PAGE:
July 5 – Willem Visser ’t Hooft

These weekly “People to Commemorate” posts are a kind of calendar for the commemoration of the saints, reproduced here from a Uniting Church Assembly document which can be found in full here. They are intended for copying and pasting into congregational pew sheets on the Sunday closest to the nominated date.

Images (where provided) are of icons by Peter Blackwood; click on the image to download a high resolution copy of the image.

Willem Visser ’t Hooft (1900-1985), reformer of the Church

Visser ’t Hooft — “Wim” to friends and colleagues — was the founding general secretary of the World Council of Churches. More than any other individual, he gave enduring shape to the modern ecumenical movement.

After studying theology, including a doctorate at Leiden, he became secretary for international youth work of the World YMCA (1924–32), then general secretary of the World Student Christian Federation. With the decision (1938) to form a world council of churches, the promising young Dutchman was seen as the obvious person to lead it. War intervened. He found himself at a lonely desk in Geneva, just a few kilometres from occupied France, responsible for an embryonic “WCC in process of formation” and struggling to maintain communications with church leaders divided and isolated by the conflict.

With the end of hostilities, Visser ’t Hooft set about planning the WCC’s inaugural assembly (Amsterdam, 1948). The years that followed involved more than finding staff and setting up an organization. He had to get to know a rapidly growing constituency, come to grips with the dilemmas of churches living under communism, find a path through Cold War tensions, address issues from the emerging so-called Third World and deal with the ecumenical impact of the Second Vatican Council. Above all he had to establish a style of work for the new World Council — an entity for which, as he said, there were no precedents.

After retiring in 1966 he was elected the WCC’s honorary president, which meant continuing involvement in the Council’s decision-making. With a permanent office in the Ecumenical Centre, he kept in contact with staff and visitors until shortly before his death, from emphysema, at the age of 85.

He was a brilliant man, a deft policy-maker and an effective communicator. A workaholic, he exuded energy. He had clear vision, a sharp mind, imagination, statesmanship, outstanding diplomatic skills and fluency in four languages. It is hard to imagine how the WCC, without that rare combination of gifts, would ever have seen daylight.

Wim was loved and admired. But he was not easy to work with. Some found him brusque and authoritarian – “more general than secretary”, went one comment. He did not suffer fools gladly, and into that category most of his colleagues found that, sooner or later, they fell. Mellowing in his later years, though, he always showed a special interest in younger staff — with a special tolerance for their gaffes!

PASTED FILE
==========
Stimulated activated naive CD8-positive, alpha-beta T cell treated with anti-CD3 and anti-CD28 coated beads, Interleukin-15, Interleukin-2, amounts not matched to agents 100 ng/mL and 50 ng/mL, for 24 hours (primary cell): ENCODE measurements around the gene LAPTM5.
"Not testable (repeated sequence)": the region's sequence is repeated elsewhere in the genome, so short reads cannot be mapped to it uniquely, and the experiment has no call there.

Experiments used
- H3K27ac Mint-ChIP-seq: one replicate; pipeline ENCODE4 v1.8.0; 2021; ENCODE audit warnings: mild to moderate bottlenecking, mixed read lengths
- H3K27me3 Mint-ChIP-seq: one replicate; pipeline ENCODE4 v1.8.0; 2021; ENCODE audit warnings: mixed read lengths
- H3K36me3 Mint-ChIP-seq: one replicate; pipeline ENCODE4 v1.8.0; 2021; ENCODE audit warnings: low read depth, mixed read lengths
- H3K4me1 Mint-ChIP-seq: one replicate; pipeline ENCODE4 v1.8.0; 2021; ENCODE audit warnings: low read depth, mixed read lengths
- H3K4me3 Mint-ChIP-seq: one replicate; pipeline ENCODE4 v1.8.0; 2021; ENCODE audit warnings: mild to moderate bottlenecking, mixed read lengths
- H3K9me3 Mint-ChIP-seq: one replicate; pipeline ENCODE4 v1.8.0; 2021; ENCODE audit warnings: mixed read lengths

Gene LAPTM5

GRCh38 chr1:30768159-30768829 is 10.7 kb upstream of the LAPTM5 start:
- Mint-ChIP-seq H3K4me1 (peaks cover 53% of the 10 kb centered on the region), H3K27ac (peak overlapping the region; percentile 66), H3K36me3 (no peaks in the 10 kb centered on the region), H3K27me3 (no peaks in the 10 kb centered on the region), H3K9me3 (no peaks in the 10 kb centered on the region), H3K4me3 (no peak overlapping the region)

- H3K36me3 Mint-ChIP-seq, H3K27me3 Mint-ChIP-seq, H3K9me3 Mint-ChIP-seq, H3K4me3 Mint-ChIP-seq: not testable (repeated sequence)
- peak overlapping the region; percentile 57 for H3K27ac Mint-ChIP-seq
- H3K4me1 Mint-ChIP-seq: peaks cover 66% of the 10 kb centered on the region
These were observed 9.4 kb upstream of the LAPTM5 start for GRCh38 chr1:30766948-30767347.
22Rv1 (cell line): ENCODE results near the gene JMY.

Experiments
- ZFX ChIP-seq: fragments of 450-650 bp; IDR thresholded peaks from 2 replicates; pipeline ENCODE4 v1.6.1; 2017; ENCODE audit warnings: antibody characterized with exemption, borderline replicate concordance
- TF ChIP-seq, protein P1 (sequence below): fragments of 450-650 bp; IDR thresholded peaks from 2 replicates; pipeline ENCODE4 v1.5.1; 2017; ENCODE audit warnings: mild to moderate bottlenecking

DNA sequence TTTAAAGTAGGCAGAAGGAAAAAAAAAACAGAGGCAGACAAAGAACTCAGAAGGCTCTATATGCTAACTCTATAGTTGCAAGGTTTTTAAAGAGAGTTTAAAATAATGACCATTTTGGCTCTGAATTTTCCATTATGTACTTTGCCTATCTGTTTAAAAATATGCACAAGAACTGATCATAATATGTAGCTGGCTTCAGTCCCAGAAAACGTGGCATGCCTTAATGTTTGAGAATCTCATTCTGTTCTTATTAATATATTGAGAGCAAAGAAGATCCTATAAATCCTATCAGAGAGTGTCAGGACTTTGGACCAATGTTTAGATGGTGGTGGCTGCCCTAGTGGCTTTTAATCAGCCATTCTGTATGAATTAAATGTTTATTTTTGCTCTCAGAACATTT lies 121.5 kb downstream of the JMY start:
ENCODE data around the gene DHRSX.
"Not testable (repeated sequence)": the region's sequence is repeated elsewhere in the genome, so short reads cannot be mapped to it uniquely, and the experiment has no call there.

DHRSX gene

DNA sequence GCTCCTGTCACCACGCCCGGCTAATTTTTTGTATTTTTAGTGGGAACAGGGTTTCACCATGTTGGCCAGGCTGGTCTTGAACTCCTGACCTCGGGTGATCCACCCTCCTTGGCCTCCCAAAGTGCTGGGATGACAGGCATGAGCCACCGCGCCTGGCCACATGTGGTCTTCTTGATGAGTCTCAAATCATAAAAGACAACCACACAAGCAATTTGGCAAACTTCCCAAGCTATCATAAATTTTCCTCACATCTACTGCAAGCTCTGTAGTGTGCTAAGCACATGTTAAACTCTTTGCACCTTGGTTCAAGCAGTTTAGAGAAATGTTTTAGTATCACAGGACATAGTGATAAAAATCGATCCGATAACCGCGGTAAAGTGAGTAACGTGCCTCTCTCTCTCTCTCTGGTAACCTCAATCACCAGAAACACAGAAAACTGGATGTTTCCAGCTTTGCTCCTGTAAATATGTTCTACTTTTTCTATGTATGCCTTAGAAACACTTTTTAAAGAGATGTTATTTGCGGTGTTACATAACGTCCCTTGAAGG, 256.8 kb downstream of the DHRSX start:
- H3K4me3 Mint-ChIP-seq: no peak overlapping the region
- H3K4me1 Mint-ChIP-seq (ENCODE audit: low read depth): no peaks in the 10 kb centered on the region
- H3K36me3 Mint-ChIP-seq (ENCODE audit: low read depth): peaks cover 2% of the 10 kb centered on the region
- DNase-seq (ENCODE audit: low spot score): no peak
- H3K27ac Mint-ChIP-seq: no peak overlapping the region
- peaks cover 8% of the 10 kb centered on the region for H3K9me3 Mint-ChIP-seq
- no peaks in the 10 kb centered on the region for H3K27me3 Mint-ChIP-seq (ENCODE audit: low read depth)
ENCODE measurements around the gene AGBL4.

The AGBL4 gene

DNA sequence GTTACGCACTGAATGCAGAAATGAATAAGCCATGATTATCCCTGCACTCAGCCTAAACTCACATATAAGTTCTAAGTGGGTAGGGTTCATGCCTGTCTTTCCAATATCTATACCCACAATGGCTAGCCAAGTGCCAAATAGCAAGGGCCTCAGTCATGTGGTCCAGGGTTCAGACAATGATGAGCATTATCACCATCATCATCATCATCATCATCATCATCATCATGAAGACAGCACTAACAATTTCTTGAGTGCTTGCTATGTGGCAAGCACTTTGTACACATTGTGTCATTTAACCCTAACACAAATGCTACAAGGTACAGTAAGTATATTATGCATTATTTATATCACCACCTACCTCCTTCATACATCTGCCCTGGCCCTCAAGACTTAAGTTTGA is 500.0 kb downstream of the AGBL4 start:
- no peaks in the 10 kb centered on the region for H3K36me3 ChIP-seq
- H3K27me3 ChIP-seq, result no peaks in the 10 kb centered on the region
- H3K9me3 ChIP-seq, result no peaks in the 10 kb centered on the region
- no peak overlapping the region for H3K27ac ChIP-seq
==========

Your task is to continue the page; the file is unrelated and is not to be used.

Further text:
Theologically, Visser ’t Hooft owed much to his friend the Swiss theologian Karl Barth. Yet he was no doctrinaire Barthian. Reinhold Niebuhr’s Christian realism informed his approach to social ethics and international affairs. He drew insights from a range of theologians, church leaders and, he always stressed, lay people too. For himself, Wim resisted the label theologian, preferring to describe his many writings and addresses as “interpretations across confessional and linguistic frontiers of thoughts which I have picked up from the theological pathfinders”.

He was a first-class example of that rare creature, a truly prophetic church policy-maker and administrator. Robert Bilheimer, a WCC associate general secretary for many years, identified what drove his old boss like some 20th century Amos to challenge the ecclesiastical status quo:

The prophetic quality lay in his capacity to discern and his fearlessness in laying out what he discerned . . . . Even his insistence on tying the ecumenical movement to the churches, frequently questioned, was prophetic. He understood clearly that the churches were the carriers of the Body of Christ; and an ecumenical movement that was not tied to the churches had no relevance to anything. Given that, Visser ’t Hooft could then turn the whole around, bringing “church” to bear on churches in withering analyses. Because he loved the church, he loved the churches.

And because he loved Christ, he loved the church. The gospel was the heart of it all, Christian unity mattered because reconciliation was a gospel imperative, Christ was summoning his scattered people to a renewed obedience, and the pressure of that common calling meant the churches just had to change.

Churchly change, however, comes slowly. In 1974, commenting on the impatience of many, young people especially, Visser ’t Hooft wrote:

Those of us who have worked for a long time for the World Council are painfully aware of how frequently opportunities are missed because of visible or concealed brakes. We need the impatient people who call for boldness, imagination and forward-looking hope in action. But there is an impatience which gives up and an impatience which builds up.

Willem Visser ’t Hooft had impatience aplenty. But his was the kind that produced a master builder for the ecumenical movement.

Contributed by David Gill